Aiko Mikami, 87, of Lodi, died on January 18. She was born in Hiroshima, Japan, on August 27, 1929. A devoted student of Japanese arts, Mrs. Mikami received at the age of 28 the highest tea ceremony certificate, Midare, from the School of Omotesenke and was the only person in the U.S. to hold such a distinctive certificate. 1958, she immigrated to the US, marrying Matsuto Jim Mikami of Lodi. During her time in California, she was an ambassador of Japanese culture. In 1969, she became a founder of the Omotesenke Domonkai, Northern California chapter, an organization focused on the study of the art of tea ceremony; it has over 250 members today. In addition to teaching tea ceremony, Mrs. Mikami taught koto and shamisen, two classical Japanese instruments, for over 50 years to more than 100 students. Additionally, over her lifetime she performed countless demonstrations of Japanese culture including music, tea ceremonies, origami crafts, and flower arrangements at venues from San Francisco to Micke Grove to nearly all local elementary schools. Lastly, Mrs. Mikami was a dedicated wife, mother, and grandmother. She helped grow grapes on the family vineyard and successfully raised two children through college.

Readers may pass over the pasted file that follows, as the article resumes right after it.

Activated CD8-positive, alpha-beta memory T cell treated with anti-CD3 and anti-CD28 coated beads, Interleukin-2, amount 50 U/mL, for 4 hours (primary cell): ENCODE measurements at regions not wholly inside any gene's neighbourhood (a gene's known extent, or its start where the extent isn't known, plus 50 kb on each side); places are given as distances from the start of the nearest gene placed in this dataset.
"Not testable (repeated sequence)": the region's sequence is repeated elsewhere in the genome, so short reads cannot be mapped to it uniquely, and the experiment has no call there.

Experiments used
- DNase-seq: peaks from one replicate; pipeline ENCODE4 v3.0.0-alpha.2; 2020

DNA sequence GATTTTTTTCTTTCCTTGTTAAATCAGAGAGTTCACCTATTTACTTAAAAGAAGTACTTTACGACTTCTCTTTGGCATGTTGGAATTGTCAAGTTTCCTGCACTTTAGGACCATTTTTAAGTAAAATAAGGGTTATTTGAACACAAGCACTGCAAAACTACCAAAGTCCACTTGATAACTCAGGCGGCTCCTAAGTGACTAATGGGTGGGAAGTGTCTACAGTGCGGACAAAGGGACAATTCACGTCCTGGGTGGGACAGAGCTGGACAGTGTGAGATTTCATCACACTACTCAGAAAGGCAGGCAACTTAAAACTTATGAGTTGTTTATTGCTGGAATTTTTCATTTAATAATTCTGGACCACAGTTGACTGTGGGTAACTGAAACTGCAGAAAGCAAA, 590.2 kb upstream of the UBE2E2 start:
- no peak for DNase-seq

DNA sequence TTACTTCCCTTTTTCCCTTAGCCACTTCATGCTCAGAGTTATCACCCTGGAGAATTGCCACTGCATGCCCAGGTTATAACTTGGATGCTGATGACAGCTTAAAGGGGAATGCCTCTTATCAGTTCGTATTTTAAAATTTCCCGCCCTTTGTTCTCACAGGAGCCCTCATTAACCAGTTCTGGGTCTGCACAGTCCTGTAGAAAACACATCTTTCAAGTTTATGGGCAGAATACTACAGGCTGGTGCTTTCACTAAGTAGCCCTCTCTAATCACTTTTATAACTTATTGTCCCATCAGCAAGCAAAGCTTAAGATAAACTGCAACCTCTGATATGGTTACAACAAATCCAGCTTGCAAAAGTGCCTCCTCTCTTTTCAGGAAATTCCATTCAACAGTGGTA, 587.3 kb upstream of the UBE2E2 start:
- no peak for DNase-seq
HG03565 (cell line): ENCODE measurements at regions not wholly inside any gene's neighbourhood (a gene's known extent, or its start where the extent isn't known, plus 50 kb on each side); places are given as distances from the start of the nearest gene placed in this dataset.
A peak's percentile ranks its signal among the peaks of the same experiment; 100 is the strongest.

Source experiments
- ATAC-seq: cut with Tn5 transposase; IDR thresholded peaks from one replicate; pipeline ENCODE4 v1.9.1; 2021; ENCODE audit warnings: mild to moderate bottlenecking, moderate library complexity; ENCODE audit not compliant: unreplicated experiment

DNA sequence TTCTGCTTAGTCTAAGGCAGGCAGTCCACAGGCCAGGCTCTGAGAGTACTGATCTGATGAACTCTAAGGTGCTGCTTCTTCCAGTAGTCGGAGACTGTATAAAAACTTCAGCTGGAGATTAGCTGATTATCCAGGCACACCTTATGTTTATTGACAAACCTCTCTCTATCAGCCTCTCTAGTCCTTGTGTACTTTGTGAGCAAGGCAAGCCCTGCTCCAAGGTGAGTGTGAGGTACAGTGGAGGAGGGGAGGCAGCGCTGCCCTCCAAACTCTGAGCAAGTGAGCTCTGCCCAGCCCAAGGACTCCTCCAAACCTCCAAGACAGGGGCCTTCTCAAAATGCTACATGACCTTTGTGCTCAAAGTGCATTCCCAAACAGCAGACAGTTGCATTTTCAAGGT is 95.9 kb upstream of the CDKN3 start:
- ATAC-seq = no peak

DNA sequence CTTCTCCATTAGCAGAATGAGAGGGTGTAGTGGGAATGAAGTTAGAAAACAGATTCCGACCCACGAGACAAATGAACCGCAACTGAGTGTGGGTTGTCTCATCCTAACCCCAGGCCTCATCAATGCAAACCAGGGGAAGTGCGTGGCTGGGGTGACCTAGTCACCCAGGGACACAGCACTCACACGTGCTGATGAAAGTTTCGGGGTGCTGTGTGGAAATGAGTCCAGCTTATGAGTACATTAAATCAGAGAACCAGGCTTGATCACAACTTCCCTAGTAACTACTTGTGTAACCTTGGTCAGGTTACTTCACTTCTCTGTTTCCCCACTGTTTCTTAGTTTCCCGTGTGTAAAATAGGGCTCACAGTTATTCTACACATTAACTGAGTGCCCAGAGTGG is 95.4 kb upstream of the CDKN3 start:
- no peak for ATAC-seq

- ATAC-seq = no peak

She is survived by her daughter, Eileen Takeda, of Clovis; son, Jason, of Oakland; and three granddaughters. She was preceded in death by her husband, Matsuto Jim Mikami, and brother Masanori Ninomiya.
A memorial service will be held at 11 a.m. Saturday at the Lodi Buddhist Church, 23 N. Stockton St., Lodi. Inurnment will be private at Cherokee Memorial Park.